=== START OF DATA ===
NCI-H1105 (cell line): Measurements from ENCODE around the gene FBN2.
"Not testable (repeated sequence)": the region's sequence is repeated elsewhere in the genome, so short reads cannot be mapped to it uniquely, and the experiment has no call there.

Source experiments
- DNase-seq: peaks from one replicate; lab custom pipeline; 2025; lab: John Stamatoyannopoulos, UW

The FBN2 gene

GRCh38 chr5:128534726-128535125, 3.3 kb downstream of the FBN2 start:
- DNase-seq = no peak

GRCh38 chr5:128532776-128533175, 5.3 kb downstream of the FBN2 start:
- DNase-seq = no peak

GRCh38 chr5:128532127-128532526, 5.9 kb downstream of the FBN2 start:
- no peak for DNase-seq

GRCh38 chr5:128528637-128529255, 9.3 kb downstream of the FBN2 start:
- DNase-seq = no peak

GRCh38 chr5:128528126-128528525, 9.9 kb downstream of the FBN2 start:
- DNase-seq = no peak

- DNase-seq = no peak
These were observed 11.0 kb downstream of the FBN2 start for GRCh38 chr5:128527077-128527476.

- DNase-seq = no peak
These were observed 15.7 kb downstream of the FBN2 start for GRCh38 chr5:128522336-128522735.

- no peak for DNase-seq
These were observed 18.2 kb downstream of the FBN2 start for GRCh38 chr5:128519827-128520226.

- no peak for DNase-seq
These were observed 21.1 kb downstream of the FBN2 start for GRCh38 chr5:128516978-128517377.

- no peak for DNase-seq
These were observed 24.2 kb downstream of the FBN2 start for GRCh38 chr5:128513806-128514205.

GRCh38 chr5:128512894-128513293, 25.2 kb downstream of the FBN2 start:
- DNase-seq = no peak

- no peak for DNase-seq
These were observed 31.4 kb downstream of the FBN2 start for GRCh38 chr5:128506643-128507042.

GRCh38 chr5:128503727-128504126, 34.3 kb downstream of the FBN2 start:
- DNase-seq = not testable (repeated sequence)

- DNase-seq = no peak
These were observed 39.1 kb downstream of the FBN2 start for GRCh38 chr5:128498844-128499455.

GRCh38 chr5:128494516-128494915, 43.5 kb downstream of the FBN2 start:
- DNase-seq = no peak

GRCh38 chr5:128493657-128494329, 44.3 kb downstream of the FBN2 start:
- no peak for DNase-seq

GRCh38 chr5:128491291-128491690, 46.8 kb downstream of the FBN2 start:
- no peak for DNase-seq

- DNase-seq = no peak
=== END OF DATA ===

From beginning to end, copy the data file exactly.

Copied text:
NCI-H1105 (cell line): Measurements from ENCODE around the gene FBN2.
"Not testable (repeated sequence)": the region's sequence is repeated elsewhere in the genome, so short reads cannot be mapped to it uniquely, and the experiment has no call there.

Source experiments
- DNase-seq: peaks from one replicate; lab custom pipeline; 2025; lab: John Stamatoyannopoulos, UW

The FBN2 gene

GRCh38 chr5:128534726-128535125, 3.3 kb downstream of the FBN2 start:
- DNase-seq = no peak

GRCh38 chr5:128532776-128533175, 5.3 kb downstream of the FBN2 start:
- DNase-seq = no peak

GRCh38 chr5:128532127-128532526, 5.9 kb downstream of the FBN2 start:
- no peak for DNase-seq

GRCh38 chr5:128528637-128529255, 9.3 kb downstream of the FBN2 start:
- DNase-seq = no peak

GRCh38 chr5:128528126-128528525, 9.9 kb downstream of the FBN2 start:
- DNase-seq = no peak

- DNase-seq = no peak
These were observed 11.0 kb downstream of the FBN2 start for GRCh38 chr5:128527077-128527476.

- DNase-seq = no peak
These were observed 15.7 kb downstream of the FBN2 start for GRCh38 chr5:128522336-128522735.

- no peak for DNase-seq
These were observed 18.2 kb downstream of the FBN2 start for GRCh38 chr5:128519827-128520226.

- no peak for DNase-seq
These were observed 21.1 kb downstream of the FBN2 start for GRCh38 chr5:128516978-128517377.

- no peak for DNase-seq
These were observed 24.2 kb downstream of the FBN2 start for GRCh38 chr5:128513806-128514205.

GRCh38 chr5:128512894-128513293, 25.2 kb downstream of the FBN2 start:
- DNase-seq = no peak

- no peak for DNase-seq
These were observed 31.4 kb downstream of the FBN2 start for GRCh38 chr5:128506643-128507042.

GRCh38 chr5:128503727-128504126, 34.3 kb downstream of the FBN2 start:
- DNase-seq = not testable (repeated sequence)

- DNase-seq = no peak
These were observed 39.1 kb downstream of the FBN2 start for GRCh38 chr5:128498844-128499455.

GRCh38 chr5:128494516-128494915, 43.5 kb downstream of the FBN2 start:
- DNase-seq = no peak

GRCh38 chr5:128493657-128494329, 44.3 kb downstream of the FBN2 start:
- no peak for DNase-seq

GRCh38 chr5:128491291-128491690, 46.8 kb downstream of the FBN2 start:
- no peak for DNase-seq

- DNase-seq = no peak